The Best Treatment for Anterior Knee Pain – Patellofemoral Joint Pain

What is Patellofemoral Joint Pain?

Patellofemoral joint pain is a common condition that affects about 23% of adults per year in the Australian population. This pain can persist and affect day to day function and physical activity in about 50% of cases.

Pain usually presents at the anterior knee (near the kneecap). This pain can also present at the inside or outside of the front of the knee, or even behind the kneecap. Because of this, the knee is normally painful during activities that put load/pressure through the knee, such as climbing stairs, walking up or downhill, squatting and running.

What does research suggest is the best treatment for Patellofemoral Joint pain?

In 2018, a panel of international researchers and health professionals met on the Gold Coast to discuss the latest evidence for treating anterior knee pain. The recommendations from this panel were as follows:

  1. Exercise (including strengthening exercises of the quadriceps [thigh muscles]) is highly recommended to reduce pain in the short, medium and long term. As well as reducing pain, It is also proven to improve function in the medium and long term.
  2. Strengthening exercises of the hip and knee are recommended to reduce pain and improve function in the short, medium and long term. So a combination of the two should be used in preference to knee exercises alone.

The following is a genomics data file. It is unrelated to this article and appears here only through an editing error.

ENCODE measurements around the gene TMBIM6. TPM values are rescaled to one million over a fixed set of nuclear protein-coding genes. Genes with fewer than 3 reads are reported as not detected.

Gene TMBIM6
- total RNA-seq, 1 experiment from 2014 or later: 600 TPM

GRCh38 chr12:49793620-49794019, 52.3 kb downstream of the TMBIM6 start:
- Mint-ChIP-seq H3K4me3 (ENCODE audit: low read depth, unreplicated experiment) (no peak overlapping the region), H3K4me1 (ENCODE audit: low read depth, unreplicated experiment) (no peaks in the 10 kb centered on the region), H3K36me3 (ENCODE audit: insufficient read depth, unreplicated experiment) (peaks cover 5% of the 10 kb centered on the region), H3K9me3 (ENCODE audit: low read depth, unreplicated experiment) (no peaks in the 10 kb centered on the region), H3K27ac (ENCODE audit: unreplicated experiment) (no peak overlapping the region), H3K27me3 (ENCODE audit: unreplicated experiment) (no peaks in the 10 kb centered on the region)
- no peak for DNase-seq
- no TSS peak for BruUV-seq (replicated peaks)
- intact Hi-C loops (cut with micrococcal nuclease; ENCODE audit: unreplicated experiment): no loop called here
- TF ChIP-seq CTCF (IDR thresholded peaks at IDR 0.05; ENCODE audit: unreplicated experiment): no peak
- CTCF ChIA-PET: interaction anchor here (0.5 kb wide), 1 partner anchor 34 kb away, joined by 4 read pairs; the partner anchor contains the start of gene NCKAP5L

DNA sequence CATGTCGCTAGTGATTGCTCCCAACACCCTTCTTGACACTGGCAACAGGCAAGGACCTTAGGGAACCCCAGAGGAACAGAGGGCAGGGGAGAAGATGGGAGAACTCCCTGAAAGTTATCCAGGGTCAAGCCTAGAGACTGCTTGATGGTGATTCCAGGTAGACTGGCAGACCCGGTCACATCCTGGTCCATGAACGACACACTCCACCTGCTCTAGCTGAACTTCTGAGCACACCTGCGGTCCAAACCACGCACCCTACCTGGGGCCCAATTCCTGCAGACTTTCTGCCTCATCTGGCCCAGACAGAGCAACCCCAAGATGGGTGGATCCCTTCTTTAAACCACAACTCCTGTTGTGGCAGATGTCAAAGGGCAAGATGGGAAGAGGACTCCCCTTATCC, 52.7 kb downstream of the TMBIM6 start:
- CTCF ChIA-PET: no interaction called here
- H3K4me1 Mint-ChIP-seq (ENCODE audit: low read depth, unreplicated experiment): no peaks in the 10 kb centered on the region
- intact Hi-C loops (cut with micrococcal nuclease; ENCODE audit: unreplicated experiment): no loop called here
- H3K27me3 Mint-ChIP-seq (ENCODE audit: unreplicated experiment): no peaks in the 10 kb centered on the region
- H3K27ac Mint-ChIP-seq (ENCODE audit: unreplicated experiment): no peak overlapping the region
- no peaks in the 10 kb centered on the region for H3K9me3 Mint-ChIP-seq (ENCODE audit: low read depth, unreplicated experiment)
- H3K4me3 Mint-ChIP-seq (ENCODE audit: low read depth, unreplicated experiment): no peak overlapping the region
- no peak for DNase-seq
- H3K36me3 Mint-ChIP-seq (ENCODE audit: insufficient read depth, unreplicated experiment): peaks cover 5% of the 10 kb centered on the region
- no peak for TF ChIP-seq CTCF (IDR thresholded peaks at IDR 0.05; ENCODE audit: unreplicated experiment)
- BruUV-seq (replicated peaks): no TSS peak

3. Foot orthoses are recommended to help reduce pain in the short term.
  4. A combination of points 1-3 are recommended to reduce pain in adults with patellofemoral pain in the short and medium term. Therefore combined interventions as a management program must not only incorporate strengthening exercises but also one of the following: foot orthotics, Patello-femoral joint taping and/or manual therapy.
  5. Patellofemoral, knee and lumbar mobilisations are not recommended in isolation.
  6. Electrophysical agents are not recommended. [1]

How we implement this at MD Health

At MD Health, we can provide a combination of hip and knee strengthening exercises, which we will gradually increase to ensure pain-free loading of the patellofemoral joint. Additional to strengthening exercises, we can also add some manual therapy to your session as well if indicated.

Patellofemoral joint pain can often be seen as part of knee osteoarthritis, therefore we would treat this pain concurrently with the arthritic pain. But remember –It can take up to 12 or 13 weeks to strengthen the hip and knee muscles enough to improve knee pain and prevent it from recurring!

[1] Collins, N. J., Barton, C. J., van Middelkoop, M., Callaghan, M. J., Rathleff, M. S., Vicenzino, B. T., Davis, I. S., Powers, C. M., Macri, E. M., Hart, H. F., de Oliveira Silva, D., & Crossley, K. M. (2018). 2018 Consensus statement on exercise therapy and physical interventions (orthoses, taping and manual therapy) to treat patellofemoral pain: recommendations from the 5th International Patellofemoral Pain Research Retreat, Gold Coast, Australia, 2017. British journal of sports medicine52(18), 1170–1178. https://doi.org/10.1136/bjsports-2018-099397

Do you have any questions?

  • Call us on (03) 9857 0644 or (07) 3505 1494 (Paddington)
  • Email us at admin@mdhealth.com.au
  • Check out our other blog posts here

Our clinical staff would be happy to have chat if you have any questions.

Call Now Button